We’re not arguing that the Nets roster has been shamed by Sports Illustrated. Nor are we going to challenge their rankings. We’re just suggesting that even beyond predicting team records (and the ultimate champion nine months from now), making a call on the top 100 players is sorta silly.
For the record, Brook Lopez is the only Net to make the top 100, at No. 38 (same as last year and between Chris Bosh and Khris Middleton.) Here’s Rob Mahoney’s take on the Nets big man...
Lopez plodded along as usual last season to help carry the hapless Nets as much as one could. That it was all for naught is less a reflection on him than on the roster. No big could have redeemed a group that lacking and that inexperienced, especially when considering that post work has become a spatially collaborative enterprise. He did what he could under the circumstances—including dropping 20.6 points per game on 51.1% shooting from the field in a similar portioning of offense to years past. The bulk of it came from the post, though Lopez has also diversified his offense with plenty of rolls and cuts to avoid systemic stagnation. Those skill sets have even less overlap around the league than one might think. Very few of the league’s post specialists have a good sense of how to move and duck in at an opportune moment for an easy score, yet Lopez bolsters his efficiency on touches of that very kind. There’s only so much that a defense can do when a 7-footer slices through the lane for a deep, unexpected catch. Lopez takes that opportunity and runs with it, creating an additional lane of accessibility for his skilled offensive game. Thanks to wrinkles like this, Lopez could still function as a primary or secondary scoring option on a very good team. There just isn’t much in his game to actually elevate lesser players around him—especially given that Lopez is only an occasional passer from the low block and largely just a passable interior defender. He works, in good times and bad, as something of a monolith.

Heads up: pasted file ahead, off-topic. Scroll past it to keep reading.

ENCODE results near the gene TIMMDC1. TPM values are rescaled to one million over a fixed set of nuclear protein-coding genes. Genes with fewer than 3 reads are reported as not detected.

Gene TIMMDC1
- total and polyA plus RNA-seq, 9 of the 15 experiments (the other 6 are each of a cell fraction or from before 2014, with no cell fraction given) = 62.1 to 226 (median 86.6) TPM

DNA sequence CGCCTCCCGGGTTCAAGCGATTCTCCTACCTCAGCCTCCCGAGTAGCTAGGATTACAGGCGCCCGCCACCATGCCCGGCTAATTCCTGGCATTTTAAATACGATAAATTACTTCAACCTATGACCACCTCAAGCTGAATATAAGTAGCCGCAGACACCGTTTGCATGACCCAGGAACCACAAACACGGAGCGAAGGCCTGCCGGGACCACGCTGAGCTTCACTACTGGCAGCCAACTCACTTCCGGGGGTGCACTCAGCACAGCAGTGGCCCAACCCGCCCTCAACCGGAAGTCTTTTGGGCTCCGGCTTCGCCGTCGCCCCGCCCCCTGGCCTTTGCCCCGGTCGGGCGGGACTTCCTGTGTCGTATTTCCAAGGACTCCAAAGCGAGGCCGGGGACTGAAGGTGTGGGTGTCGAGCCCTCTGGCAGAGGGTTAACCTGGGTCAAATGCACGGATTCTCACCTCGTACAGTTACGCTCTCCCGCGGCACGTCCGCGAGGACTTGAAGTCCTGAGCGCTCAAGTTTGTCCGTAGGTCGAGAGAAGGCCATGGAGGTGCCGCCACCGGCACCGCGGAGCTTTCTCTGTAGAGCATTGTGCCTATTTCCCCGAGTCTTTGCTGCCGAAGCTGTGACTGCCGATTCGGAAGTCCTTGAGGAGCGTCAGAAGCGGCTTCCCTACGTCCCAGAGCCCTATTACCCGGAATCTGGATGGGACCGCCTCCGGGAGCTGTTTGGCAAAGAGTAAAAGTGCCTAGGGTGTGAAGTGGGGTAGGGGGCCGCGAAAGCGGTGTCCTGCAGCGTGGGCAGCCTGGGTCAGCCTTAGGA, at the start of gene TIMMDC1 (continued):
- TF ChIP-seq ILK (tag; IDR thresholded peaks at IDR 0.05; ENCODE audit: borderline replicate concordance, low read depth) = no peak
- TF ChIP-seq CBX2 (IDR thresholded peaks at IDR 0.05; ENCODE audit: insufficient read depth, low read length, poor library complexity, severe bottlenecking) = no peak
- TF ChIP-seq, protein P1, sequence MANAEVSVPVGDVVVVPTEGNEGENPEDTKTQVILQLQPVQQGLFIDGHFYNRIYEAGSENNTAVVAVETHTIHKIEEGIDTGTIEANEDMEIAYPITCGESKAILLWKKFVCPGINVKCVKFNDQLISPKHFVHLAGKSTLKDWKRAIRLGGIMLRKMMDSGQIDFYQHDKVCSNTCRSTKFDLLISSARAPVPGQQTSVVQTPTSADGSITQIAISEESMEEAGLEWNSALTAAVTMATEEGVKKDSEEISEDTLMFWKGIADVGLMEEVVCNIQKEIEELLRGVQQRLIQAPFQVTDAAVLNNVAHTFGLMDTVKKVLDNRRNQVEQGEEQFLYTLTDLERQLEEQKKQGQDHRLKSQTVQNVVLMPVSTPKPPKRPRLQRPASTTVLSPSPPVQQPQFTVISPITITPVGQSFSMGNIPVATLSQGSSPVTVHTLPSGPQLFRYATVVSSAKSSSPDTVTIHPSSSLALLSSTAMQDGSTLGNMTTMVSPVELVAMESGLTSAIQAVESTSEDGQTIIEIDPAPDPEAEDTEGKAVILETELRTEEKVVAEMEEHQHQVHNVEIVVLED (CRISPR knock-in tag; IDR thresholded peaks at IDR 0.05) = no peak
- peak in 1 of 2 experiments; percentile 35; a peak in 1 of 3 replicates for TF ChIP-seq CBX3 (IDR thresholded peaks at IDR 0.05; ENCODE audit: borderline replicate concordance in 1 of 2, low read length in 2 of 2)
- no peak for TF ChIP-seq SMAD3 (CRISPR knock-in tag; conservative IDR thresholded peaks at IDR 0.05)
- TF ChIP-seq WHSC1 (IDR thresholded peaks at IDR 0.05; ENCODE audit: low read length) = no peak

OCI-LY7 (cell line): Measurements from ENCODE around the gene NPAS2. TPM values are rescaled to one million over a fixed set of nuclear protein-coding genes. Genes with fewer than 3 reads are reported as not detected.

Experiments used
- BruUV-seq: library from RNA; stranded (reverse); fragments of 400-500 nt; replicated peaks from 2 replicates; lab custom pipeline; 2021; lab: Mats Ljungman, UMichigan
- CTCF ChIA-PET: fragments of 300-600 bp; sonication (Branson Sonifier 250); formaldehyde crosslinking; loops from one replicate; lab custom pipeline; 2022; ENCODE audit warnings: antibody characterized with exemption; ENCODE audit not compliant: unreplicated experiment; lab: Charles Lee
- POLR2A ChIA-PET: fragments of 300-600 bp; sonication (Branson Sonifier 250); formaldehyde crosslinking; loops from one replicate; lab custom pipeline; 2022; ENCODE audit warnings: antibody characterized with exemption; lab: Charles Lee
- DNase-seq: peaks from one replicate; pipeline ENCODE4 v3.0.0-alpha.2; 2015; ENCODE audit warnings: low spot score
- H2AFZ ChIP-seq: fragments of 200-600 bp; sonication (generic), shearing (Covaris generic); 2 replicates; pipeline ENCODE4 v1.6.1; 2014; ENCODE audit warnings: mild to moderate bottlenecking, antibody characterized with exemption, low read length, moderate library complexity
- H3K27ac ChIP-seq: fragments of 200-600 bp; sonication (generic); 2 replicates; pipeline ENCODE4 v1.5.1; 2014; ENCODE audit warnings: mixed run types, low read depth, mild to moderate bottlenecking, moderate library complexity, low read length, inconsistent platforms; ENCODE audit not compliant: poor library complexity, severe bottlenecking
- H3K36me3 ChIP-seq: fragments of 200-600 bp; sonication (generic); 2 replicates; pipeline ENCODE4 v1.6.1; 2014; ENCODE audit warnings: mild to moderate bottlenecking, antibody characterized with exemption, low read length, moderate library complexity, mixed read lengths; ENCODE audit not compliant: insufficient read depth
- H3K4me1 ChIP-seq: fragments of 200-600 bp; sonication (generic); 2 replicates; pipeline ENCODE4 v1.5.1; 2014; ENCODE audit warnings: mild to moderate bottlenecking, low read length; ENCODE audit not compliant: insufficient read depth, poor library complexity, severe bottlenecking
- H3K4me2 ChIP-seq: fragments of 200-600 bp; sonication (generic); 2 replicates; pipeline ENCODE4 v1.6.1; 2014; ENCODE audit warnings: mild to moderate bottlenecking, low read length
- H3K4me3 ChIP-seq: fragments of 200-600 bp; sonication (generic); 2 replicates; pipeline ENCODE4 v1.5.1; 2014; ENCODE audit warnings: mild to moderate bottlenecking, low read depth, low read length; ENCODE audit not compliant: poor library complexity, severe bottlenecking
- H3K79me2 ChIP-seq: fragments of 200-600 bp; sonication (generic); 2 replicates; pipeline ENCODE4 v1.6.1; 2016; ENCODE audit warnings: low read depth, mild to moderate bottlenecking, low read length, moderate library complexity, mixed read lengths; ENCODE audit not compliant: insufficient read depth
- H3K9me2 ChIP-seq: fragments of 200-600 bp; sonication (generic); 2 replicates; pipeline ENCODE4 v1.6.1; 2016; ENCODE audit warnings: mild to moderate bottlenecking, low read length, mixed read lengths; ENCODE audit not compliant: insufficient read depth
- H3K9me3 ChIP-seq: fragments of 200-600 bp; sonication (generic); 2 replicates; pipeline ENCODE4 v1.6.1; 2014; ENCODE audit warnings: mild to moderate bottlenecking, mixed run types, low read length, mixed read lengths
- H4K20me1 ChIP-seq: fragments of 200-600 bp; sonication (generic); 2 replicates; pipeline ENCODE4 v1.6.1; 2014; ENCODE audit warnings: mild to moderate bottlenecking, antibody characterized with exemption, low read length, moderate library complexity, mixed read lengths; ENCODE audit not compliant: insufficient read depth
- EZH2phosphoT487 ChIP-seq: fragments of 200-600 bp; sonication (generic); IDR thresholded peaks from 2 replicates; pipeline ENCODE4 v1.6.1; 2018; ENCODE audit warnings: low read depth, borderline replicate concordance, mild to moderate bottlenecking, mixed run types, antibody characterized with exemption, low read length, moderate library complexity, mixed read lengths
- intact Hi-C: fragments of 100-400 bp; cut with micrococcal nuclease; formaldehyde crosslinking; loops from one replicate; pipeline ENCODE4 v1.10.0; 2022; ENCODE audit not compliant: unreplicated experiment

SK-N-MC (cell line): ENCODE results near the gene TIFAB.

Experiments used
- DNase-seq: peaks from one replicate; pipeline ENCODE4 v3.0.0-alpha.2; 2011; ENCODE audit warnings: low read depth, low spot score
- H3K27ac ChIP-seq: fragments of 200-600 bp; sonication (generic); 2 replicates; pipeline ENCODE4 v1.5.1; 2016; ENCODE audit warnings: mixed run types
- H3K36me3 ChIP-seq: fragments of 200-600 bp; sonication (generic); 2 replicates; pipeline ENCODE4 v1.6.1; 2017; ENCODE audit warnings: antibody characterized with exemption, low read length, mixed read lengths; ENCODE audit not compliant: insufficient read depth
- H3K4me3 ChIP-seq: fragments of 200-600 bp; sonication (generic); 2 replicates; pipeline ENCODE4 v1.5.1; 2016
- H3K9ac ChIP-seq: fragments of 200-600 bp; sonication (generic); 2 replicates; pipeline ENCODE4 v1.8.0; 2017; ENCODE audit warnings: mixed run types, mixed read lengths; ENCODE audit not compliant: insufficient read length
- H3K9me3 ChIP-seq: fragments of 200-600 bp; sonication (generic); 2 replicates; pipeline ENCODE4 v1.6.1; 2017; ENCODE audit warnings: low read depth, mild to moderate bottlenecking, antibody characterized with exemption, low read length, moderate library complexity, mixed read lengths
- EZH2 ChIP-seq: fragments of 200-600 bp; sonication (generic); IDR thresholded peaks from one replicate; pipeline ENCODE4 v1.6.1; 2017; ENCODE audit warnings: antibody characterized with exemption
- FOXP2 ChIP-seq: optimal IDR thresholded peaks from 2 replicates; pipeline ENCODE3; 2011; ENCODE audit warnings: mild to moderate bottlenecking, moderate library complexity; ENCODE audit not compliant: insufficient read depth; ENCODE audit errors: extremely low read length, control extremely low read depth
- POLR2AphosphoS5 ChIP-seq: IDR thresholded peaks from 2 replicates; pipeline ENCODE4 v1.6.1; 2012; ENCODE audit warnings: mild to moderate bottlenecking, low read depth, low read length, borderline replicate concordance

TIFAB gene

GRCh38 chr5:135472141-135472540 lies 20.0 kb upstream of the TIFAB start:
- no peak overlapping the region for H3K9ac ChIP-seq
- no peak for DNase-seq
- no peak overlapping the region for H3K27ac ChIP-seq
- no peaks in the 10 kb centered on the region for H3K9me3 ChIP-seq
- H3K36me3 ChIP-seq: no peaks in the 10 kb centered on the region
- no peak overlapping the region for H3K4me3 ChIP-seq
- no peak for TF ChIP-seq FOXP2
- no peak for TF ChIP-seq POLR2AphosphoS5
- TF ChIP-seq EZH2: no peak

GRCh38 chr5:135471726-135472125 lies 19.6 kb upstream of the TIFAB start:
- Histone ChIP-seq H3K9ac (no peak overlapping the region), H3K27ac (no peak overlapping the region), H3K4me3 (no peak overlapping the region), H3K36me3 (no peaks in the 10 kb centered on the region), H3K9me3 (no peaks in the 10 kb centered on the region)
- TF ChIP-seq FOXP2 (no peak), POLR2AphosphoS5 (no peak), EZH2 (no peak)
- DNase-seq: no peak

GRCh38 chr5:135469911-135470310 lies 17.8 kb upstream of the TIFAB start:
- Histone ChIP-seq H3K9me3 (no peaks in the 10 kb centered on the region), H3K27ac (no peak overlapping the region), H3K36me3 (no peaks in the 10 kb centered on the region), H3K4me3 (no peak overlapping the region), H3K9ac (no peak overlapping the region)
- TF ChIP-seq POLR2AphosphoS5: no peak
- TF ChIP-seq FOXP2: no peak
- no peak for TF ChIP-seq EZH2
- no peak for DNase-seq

Okay. That’s a pretty good assessment. But it also means that Jeremy Lin didn’t make it. (Nor did the leading Olympics scorer in the last 20 years, Bojan Bogdanovic). SI’s Mahoney explained the lack of Lin this way...
Lin has charted an admirable course as a role player since his Linsanity days and found ways to improve every season. What he gave the Hornets last season was vital to their success; Charlotte finally got its offense moving by having multiple playmakers on the court at all times and sustained that play by ushering in Lin as Kemba Walker’s natural backup. The arrangement made sense and Lin carried his role well—making him one of the league’s best reserve point guards and a reasonable free agent target for the Nets this summer. Omitting Lin from the Top 100 isn’t a slight or an oversight. It’s merely an acknowledgment that Lin’s offerings in the last year were both helpful and a cut below some of the league’s most impactful players.
There was no mention of any other Nets player. What was interesting is who joined the Nets point guard on the less-than-100 list. Joe Johnson, now of the Utah Jazz, Deron Williams, now of the Dallas Mavericks ... and apparently the most controversial snub, Derrick Rose of the New York Knicks "superteam" (his words, not ours).
This can all be debated, but remember, the ESPN list of ALL NBA players has yet to come.